"I'm sorry," Sam said. "That is a terrible story to learn as a child."
"No," Gimli said, clearing his throat. "It is a lesson and a good one, about what it means to be a dwarf. For Thror had been a king, and when it was heard what this Azog had done, our people came together from all corners and waged war against Orcs wherever they were found. If not for us and for that war, those skulking curs would infest half the Misty Mountains today. They were chased out, and after many battles the whole host of them gathered here and we had the Battle of Azanulbizar, which is may be the greatest in the history of Dwarves. For it was all of us, and all of them, and we were outnumbered and they had the higher ground and the defenses of Moria to cower behind. But our weapons were peerless, and our anger unyielding. Both our kind and theirs remember that day, and we lost so many of our number and our leaders it made other wars seem mere play. But in the end we won. Azog was slain by Dain Ironfoot, who was son of the companion who had carried the Orc's message back to the Dwarves. So the power of the Orcs was broken in Moria and the Misty Mountains, and in the flush of victory Thrain the Second asked the other leaders to reclaim the place with him but they would not.
Durin's Bane still dwells here, they told him. Though they couldn't know it, and our people broke apart again. Thrain and Thorin Oakenshield made homes in the East, and eventually, as you know, Thorin went on an adventure with your Bilbo, and that is all history now. But Balin and some others set out to test Moria again, and that was some thirty years ago. I'm surprised we haven't seen some sign of them yet."
"That was quite the tale," Aragorn said. "You may have missed your calling as a bard."
Gimli wanted to be offended until he saw that Aragon had meant it kindly, so he nodded. "These are stories we all know. A people are nothing without their stories."
"We have some of them," Sam said, "about Blanco and Manco and the Great Old Took."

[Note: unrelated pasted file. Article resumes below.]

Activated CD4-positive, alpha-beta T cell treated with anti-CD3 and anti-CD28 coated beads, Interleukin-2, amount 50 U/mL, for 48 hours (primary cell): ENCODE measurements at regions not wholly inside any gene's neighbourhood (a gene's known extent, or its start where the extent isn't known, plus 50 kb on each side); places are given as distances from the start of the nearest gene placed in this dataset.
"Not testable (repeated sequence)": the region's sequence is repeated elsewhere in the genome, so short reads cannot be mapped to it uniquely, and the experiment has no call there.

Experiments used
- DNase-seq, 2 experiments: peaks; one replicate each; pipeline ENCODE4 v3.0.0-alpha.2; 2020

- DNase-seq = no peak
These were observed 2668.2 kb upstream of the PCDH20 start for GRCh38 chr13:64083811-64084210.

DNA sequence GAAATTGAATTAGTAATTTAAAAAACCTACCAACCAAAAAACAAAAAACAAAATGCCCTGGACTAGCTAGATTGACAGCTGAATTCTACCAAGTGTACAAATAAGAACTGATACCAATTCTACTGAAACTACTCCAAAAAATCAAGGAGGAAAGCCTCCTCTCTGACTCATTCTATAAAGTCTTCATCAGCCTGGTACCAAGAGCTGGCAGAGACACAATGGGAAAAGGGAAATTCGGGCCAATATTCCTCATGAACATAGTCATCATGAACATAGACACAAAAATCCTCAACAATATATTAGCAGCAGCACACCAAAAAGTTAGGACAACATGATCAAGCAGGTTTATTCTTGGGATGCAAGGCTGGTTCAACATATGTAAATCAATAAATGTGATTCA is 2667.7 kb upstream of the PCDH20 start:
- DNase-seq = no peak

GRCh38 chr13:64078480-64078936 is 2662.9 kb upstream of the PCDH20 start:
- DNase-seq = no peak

"Not for today, I fear," Mithrandir said, as we came to a watch room with three doors and a well. Oddly, a sarcophagus had been constructed in the room as well, all of block stone, and a lid that bore the likeness of a dwarf in royal garb.
There was an inscription; "Balin, son of Fundin."
Gimli stood stunned when it was read, and the others shared their sympathies. The room had been used more recently than any that we had passed through yet, in that there were a few wooden implements, cloth scraps and pieces of furniture, all of it covered in dust but not lost to time.
"Where are the others," Gimli asked of the stone. "Where are my kinsmen?"
"Here," Aragorn pulled a battered old journal free of a few loose stones. It looked to have been hidden deliberately. Gimli took it from him and began to read. His mouth moved behind his beard and I understood only a few stray words.
"What is it, man,?" Boromir asked. "What does it say?"
"It is a record of their days here," Gimli said. "It is Balin's hand, and then Ori's. They had no trouble for a while, and then they began to hear things, tapping on the stone, and drums, drums in the deep. It says that they were harried, and they could not get out."
"You need not tell us more," Mithrandir said, and it was good, for Gimli was coming close to losing his composure.
There was a crack, as Sam clumsily knocked loose a stone from the rim of the well and it went falling. A long fall, ending in a faint thump. The company froze, and we all strained our hearing. There was nothing.
Then a faint tapping, tapping, echoed from the well and up the stones.
Okay, so I'm just going to go into the whole thing.
I dropped out of high school, and a couple of years later I was in prison for robbing banks. It wasn't until I was in my twenties that I was diagnosed as bipolar and started seeking and participating in treatment and taking medication. After nearly 13 years in prison, I was granted a conditional pardon by the Governor of Virginia, and my sentence was reduced to time served.
While I was incarcerated, I was published by REED Magazine, CURA, and the Carolinian. My work appeared in several PEN Anthologies, and I was awarded seven different prizes in various categories by the PEN Prison Writing and Justice Program.
I'm currently working with Shadow Alley Press to publish my Gamelit novels, and I one day hope to be able to support myself through my writing. Until then, I work at Subway.